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How Hannity Used California Wildfires For Political Gain: By Accusing Others Of Doing So

Reported by Ellen - October 26, 2007 -

Just as I predicted, Sean Hannity used the California wildfires for his partisan purposes in his usually crafty way: by accusing Democrats of doing it, then using his own accusation as cover for doing the same thing, himself. Rather than debate the issues like a grownup, Hannity threw a hissy fit (h/t chrish). Fortunately for truth-lovers, guest Ellis Henican was in fine fettle and exposed the shenanigans. With video.

The discussion on last night’s (10/25/07) Hannity & Colmes seemed to be a continuation of an aborted segment the night before in which Democratic strategist Michael Brown was paired with former mayor of San Diego and current talk show host Roger Hedgecock. I was very glad to see the feckless Brown replaced by Henican. The topic was the same accusation question: whether Democrats were exploiting the tragedy.

From FOXNews.com:
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The most scrutiny went to Senator Barbara Boxer’s comments that the California National Guard is missing crucial equipment because it’s in Iraq. As I previously noted, the fact that FOX News chose to debate the politics instead of the questions raised by Boxer smacks of their own politicization. It also suggests that underneath his bullyboy bluster, Sean Hannity was too chicken to address the substance. Thus his hissy fit became a convenient weapon of avoidance.

“I want to deal with this issue, Roger. Cause this is too important here,” Hannity said in his Hanctimonious voice. “You know, the natural inclination of most Americans, they see that people’s lives are being uprooted.” He started counting off on his fingers. “They’re being evacuated. Their natural inclination is to help people. And then you have Harry Reid the first day: ‘Oh, one of the reasons these fires are burning, because of global warming.’ Barbara Boxer: We’re down 50% of our National Guard equipment because it’s in Iraq. There’s been enough Bush-bashing out there. What is this compulsion to push an agenda rather than the natural inclination one would have to help a fellow American in need?”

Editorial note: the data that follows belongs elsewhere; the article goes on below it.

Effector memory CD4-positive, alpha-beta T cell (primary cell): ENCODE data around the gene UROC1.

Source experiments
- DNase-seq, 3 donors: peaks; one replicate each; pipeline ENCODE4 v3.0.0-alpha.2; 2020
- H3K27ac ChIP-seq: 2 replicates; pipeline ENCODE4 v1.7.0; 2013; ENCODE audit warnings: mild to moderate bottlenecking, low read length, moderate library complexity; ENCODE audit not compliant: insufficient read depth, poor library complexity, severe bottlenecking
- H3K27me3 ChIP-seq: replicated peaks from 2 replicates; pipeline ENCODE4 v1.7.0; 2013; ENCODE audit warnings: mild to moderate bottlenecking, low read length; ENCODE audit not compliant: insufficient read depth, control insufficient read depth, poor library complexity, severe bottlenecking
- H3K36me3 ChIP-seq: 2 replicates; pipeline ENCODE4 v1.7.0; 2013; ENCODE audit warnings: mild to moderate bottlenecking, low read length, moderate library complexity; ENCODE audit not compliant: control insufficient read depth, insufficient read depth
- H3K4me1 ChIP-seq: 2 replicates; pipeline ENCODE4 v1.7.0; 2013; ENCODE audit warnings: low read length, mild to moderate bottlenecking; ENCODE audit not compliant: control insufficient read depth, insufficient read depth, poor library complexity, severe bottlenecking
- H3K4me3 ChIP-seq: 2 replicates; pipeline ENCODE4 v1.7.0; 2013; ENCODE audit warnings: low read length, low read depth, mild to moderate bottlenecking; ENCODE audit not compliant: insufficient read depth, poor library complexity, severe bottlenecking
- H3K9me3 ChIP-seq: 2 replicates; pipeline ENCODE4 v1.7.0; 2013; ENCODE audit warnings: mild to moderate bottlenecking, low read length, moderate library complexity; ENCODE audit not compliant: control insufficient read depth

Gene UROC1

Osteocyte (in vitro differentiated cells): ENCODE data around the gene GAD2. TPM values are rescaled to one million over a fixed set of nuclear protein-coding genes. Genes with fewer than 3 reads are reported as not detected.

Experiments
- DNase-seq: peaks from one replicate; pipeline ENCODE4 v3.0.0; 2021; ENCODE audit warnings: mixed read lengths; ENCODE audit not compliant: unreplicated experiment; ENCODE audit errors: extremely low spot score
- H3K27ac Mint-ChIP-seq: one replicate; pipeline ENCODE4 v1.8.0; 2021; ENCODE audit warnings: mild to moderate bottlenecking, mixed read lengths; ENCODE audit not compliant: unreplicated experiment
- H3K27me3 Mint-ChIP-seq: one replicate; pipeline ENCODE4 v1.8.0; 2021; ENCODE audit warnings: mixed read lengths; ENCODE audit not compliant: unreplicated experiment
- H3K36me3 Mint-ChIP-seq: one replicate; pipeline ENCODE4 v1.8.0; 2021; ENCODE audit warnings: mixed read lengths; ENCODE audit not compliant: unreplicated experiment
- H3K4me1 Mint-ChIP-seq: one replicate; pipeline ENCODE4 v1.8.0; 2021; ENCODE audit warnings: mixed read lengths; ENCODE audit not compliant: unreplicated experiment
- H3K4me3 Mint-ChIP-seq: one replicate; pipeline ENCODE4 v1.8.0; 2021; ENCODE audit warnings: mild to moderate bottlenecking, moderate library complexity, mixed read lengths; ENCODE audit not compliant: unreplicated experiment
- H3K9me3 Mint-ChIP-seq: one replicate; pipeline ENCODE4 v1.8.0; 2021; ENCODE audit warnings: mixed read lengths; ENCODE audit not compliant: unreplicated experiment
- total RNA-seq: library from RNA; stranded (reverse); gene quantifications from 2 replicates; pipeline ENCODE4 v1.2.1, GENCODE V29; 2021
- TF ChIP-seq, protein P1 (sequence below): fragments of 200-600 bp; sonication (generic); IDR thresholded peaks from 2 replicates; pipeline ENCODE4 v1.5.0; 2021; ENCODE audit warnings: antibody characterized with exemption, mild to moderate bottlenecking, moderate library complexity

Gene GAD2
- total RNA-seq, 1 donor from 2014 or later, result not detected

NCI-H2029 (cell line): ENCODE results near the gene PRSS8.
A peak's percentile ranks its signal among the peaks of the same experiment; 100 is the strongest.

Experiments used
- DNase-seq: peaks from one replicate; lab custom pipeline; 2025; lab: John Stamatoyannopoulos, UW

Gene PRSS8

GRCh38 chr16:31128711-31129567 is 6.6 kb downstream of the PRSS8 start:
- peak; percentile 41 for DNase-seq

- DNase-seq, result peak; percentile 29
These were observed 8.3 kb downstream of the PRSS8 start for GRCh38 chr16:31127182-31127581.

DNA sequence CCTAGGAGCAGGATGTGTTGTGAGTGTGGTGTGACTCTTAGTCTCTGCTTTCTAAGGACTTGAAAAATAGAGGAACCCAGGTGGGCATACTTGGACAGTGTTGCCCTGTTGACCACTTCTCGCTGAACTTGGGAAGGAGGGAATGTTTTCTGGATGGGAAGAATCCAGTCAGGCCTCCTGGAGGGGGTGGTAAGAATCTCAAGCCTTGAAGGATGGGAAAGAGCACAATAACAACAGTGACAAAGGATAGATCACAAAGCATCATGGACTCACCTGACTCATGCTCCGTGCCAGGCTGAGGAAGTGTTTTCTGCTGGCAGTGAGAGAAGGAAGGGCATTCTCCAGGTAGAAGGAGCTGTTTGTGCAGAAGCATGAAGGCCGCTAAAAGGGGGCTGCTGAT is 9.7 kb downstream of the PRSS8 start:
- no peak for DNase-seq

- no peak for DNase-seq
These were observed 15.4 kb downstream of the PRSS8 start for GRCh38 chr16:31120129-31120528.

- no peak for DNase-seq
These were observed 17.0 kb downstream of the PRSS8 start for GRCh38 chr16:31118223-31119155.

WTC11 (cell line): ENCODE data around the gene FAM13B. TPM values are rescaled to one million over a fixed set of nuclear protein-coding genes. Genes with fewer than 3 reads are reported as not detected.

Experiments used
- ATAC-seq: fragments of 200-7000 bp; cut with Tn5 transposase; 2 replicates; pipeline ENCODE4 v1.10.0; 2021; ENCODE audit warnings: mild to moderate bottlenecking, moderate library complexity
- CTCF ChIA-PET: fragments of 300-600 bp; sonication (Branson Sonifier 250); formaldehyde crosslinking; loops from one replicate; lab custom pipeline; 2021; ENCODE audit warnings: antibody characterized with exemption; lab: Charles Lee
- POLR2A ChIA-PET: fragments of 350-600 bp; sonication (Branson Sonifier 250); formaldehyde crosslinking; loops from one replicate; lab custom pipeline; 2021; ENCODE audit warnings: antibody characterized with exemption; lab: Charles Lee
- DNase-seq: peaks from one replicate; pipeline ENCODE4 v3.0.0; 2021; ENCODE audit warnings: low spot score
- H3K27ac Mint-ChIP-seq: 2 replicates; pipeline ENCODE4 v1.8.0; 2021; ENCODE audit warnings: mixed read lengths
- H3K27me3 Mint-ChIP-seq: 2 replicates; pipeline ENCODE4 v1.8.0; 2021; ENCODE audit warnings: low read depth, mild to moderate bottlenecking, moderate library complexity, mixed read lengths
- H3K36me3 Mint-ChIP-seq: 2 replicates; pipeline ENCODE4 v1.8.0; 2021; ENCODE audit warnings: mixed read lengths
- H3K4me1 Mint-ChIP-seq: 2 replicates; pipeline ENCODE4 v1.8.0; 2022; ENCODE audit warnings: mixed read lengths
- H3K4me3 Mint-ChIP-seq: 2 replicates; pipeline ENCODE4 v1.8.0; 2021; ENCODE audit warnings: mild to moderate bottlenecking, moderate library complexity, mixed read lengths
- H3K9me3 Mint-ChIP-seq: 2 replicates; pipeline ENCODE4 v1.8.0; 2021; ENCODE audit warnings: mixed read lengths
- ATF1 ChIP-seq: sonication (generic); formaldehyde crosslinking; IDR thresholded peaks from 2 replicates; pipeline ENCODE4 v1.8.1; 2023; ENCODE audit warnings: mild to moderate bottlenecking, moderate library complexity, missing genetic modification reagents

You tell us, Sean. Because who can forget your callous and self-serving remark, “I want to get some perspective here," to Shepard Smith after he despairingly reported that in the aftermath of Katrina there were “hundreds and hundreds and hundreds” of people stuck on a bridge in New Orleans without food, water or medical attention.

Hannity went on to claim that Barbara Boxer is “factually wrong.” His basis for claiming that was the National Guard's refutation the night before. Funny how the only guest with real authority on the subject also had a vested interest in contradicting Boxer.

But Henican got it. He told Hannity, “Slow down making these final judgments. The fact that the National Guard is defending itself is not proof that there’s no problem there.”

Hannity waved his papers around with both hands. “Why did Barbara Boxer have to rush to judgment and make this about Iraq?”

“Making analyses of why things went wrong is very important and you’d better do it early so don’t give these people a pass. Why are you giving them a pass?” Henican said. He added that the National Guard’s statements were “just like Brownie said ‘We’re doing great.’ …We will investigate these things and the facts will bear out. But seriously, don’t give them – you’re gonna be saying ‘Brownie did a heck of a job' again!"

Alan Colmes laughed heartily from the other side of the table.

Once again, I commend this article on BBC for its true fairness and balance. It's worth noting that they relied on several experts, with diverse points of view and interests, and that none of them were political pundits.